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  • Bioscapes:Gendering the Global History of Medicine
  • Alison Bashford (bio)

It is no coincidence that when Pamela Crossley sat down to write What Is Global History? one of her four structuring concepts was “contagion,” a popular title for medical historians.1 Joining “convergence,” “divergence,” and “systems,” “contagion” was more than metaphor or conceptual device; it was a substantive object of inquiry, and one that has been developed by several generations of medical historians. Mark Harrison is key among them, and indeed few could execute the cosmopolitan sweep across continents, cultures, periods, and scholarship displayed in his essay. And yet, if anything, Harrison’s call underplays the contribution of the history of medicine to the emergence of global history in the first place, precisely the scholarship to which those outside our field, like Crossley, have strongly responded. My own inclination would be to assert the history of medicine as rather more formative of the field of global history itself.

Harrison’s aim is to examine “the impact on health and medicine of the global market” (p. 663), and his strong lead in foregrounding the 1970s, and in drawing medical historians’ attention to commercial drives, is appreciated. However, the confluence of global history, the economics of globalization, and the substantive topic of health and medicine invites a more robust conversation with all kinds of scholarship on sex, reproduction, and gender.2 This is not just because of the depth of scholarship [End Page 690] on gender and medicine that hardly needs reiterating for readers of this journal, but also because the dynamics of gendered consumption, production, and reproduction are more or less canonical in economic history. Unsurprisingly, then, there is a very substantial literature on gender and globalization too, including the study of masculinity.3 Might bringing these fields together shed different light on the global history of medicine, health, and disease? Put another way, if this scholarship is put aside, what is left insufficiently accounted for, or even unexplained?

These days, I’m less interested in posing this as a political intervention, or even an epistemological question, and far more interested in sex and gender as a straightforward empirical matter. That is, our historical actors, across time and place, were often explicitly engaged in managing, researching, comprehending, and treating the fact of differently reproductive kinds of humans, however problematically defined, presumed, naturalized, acculturated and so forth. Thus, while Immanuel Wallerstein might set aside his critics who asked for a gendered analysis of world systems, can historians of medicine afford to be quite so evasive?4 I would say not, precisely because bodies are our core business.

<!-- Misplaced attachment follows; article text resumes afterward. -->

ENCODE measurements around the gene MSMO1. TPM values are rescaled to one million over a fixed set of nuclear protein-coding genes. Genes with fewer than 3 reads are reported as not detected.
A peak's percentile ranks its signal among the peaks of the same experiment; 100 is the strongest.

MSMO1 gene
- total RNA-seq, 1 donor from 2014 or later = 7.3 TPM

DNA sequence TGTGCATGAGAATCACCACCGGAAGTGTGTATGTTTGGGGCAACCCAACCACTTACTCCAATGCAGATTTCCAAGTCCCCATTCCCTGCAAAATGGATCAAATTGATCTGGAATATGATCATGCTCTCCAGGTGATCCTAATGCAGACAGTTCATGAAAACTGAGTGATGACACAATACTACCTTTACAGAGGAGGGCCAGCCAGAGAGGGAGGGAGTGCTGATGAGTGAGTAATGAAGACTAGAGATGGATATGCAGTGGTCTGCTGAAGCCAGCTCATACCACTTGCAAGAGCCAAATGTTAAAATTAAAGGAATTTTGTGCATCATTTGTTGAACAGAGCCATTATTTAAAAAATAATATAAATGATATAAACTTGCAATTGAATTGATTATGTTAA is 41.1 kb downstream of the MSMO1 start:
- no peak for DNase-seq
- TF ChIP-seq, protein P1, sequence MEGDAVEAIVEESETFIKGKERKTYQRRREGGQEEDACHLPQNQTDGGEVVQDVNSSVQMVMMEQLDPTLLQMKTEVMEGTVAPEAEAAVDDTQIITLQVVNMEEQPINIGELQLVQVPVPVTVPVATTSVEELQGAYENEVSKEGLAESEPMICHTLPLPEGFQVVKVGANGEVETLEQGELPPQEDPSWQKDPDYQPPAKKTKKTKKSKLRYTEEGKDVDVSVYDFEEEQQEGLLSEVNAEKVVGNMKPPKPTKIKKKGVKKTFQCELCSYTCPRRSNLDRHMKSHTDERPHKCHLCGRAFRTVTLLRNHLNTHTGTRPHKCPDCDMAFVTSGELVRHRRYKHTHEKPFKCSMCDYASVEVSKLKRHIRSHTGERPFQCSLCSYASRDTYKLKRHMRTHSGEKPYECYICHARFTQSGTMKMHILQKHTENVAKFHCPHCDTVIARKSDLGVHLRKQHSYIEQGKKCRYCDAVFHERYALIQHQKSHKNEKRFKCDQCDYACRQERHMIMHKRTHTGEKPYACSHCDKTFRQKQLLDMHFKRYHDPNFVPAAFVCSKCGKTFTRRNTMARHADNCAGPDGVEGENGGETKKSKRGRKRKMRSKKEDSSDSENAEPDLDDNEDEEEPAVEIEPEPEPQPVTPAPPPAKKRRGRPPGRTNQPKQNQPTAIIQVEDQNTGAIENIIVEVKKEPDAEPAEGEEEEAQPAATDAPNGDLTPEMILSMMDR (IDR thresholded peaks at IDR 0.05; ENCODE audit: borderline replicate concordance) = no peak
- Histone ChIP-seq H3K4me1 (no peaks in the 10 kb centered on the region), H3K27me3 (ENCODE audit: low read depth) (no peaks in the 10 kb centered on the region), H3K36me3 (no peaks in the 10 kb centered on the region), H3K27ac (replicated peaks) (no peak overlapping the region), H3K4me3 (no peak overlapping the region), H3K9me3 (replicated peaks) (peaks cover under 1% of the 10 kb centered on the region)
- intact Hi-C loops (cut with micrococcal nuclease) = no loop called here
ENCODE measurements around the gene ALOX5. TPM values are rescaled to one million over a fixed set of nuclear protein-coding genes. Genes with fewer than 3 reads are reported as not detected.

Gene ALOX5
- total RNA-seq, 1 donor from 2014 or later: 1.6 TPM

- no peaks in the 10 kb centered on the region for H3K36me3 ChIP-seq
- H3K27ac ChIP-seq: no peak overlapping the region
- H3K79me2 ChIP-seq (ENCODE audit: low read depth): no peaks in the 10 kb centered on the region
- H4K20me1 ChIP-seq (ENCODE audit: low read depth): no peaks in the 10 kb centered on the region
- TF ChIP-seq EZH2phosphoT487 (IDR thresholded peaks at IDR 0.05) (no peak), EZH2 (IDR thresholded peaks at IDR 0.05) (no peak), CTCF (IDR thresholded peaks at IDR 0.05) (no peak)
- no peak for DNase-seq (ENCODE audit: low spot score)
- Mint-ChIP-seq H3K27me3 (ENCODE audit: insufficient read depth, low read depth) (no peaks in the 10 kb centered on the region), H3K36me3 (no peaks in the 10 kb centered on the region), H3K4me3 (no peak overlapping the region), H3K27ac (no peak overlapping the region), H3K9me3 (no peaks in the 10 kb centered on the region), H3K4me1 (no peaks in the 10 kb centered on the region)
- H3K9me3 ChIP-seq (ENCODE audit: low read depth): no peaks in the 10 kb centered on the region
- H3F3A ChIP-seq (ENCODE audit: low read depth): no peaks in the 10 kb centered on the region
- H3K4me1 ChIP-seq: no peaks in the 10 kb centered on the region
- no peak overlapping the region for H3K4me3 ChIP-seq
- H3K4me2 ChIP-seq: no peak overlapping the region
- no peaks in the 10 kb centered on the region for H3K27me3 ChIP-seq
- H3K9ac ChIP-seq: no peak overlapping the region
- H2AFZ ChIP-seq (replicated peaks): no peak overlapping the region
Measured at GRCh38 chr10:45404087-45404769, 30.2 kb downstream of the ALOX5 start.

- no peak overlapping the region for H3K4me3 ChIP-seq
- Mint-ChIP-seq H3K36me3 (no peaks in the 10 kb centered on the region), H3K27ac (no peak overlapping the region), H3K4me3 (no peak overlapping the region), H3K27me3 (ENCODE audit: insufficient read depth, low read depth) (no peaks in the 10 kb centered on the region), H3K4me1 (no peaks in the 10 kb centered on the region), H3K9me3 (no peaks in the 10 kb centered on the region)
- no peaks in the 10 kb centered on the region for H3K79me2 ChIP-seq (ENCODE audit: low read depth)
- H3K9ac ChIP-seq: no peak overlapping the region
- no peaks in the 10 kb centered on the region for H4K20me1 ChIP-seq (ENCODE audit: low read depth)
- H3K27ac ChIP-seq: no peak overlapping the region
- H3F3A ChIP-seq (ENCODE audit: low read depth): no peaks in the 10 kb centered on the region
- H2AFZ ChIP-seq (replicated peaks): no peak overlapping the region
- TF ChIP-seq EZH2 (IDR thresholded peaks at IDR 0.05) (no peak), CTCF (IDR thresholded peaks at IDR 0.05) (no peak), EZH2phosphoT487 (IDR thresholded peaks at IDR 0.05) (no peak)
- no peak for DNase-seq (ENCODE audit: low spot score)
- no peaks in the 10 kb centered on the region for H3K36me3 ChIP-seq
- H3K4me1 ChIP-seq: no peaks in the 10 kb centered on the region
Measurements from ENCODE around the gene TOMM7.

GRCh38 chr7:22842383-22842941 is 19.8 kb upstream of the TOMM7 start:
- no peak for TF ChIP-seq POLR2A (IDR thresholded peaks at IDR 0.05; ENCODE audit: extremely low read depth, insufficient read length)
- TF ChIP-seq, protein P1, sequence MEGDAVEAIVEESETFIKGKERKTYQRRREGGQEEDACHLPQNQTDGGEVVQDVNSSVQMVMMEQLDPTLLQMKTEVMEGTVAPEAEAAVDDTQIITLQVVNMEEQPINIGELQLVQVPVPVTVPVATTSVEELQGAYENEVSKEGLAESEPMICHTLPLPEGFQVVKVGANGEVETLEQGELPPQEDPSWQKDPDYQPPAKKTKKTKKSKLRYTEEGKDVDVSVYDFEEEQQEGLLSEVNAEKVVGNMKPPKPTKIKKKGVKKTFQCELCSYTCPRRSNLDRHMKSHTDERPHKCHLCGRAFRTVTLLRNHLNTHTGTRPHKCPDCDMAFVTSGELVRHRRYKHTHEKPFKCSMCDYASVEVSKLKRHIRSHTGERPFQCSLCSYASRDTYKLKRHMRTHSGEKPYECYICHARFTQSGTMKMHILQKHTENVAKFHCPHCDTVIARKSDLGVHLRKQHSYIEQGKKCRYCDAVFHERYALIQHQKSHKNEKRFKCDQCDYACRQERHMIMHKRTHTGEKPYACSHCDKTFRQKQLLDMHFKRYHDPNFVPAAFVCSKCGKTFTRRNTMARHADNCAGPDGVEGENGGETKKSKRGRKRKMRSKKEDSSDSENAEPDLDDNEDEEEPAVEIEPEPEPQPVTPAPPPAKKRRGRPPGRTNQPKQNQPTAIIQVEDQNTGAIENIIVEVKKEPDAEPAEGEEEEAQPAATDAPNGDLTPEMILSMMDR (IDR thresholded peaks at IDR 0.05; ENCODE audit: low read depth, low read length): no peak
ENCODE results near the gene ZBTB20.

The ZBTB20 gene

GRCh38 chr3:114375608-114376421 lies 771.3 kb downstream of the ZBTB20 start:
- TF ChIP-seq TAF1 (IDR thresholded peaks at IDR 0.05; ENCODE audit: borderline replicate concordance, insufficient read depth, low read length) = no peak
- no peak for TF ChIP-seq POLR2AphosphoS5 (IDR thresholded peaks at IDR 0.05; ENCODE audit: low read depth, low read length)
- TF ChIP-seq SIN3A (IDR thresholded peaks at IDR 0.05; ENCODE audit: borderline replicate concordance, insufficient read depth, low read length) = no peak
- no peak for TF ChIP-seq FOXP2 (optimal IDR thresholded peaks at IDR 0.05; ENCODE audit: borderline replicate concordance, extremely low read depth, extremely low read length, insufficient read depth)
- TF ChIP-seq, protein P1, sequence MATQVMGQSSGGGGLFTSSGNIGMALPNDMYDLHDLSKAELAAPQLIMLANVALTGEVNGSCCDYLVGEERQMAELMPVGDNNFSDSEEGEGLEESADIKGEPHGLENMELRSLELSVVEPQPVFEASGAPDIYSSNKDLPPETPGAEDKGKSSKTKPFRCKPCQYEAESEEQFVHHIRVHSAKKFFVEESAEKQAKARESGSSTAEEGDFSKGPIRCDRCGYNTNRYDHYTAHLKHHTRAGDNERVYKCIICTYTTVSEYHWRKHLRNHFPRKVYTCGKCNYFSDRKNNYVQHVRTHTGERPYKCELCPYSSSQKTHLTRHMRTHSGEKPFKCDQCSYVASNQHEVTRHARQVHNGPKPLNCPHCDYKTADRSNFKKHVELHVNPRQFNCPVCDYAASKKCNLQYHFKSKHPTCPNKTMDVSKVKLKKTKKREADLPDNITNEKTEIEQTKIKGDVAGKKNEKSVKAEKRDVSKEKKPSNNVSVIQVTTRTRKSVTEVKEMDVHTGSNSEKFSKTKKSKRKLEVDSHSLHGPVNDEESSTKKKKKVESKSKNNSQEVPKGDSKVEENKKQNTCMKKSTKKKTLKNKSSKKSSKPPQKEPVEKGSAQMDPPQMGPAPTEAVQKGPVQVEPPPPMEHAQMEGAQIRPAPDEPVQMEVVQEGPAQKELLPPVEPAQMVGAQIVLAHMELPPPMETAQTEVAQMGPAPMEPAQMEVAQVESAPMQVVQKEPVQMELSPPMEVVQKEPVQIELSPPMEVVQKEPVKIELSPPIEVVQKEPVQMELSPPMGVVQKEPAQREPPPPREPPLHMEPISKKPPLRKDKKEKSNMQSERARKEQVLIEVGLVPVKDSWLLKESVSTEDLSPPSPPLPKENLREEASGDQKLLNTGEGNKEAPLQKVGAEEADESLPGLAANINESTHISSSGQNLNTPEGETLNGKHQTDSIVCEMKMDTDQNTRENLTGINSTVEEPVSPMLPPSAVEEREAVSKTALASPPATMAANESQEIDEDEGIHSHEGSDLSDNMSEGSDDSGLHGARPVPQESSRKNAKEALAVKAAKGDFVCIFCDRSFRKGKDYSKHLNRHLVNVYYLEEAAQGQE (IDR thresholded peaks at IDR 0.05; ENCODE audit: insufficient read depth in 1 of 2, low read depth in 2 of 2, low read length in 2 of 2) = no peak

Consider the vast global traffic in bodies, bits of bodies, and different kinds of reproductive bodies that has not just accompanied globalization, but has formed part of it. Harrison notes health tourism, but it is insufficient to analyze this economy of consumers, suppliers, regulators, and traffickers without considering gendered power and authority (and violence) on the one hand, and reproductively sexed bodies on the other. The globalized bioeconomics of late modernity is about sex and gender through and through, international markets and medical interventions that have together produced a step change in health and medicine, and in reproductive labor especially, both locally and globally.5 Again, this is [End Page 691] partly, even mainly, because sex and gender were often explicit objects of inquiry for the historical actors that we study, from medical researchers on oocytes and their transfer, to the governance or subversion of transnational surrogacy, to differently sexed human research subjects, to sperm donors buying into some element of gift-exchange economies. We can be sure that health tourism providers and their advertising agents have not forgotten about gender, whether they seek to maximize fertility tourism, variants of cosmetic surgery, or cardiovascular procedures.

This raises the work of economic historians who have put production and reproduction together since Engels, and that of anthropologists, who have been central to the analysis of globalization. Medical anthropologist and Middle Eastern specialist Marcia C. Inhorn has usefully added the concept of “bioscapes” to Arjun Appadurai’s sequence of “scapes” through which to consider globalization—ethnoscapes, technoscapes, financescapes, mediascapes, and ideoscapes. Might the global history of medicine be...


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pp. 690-695
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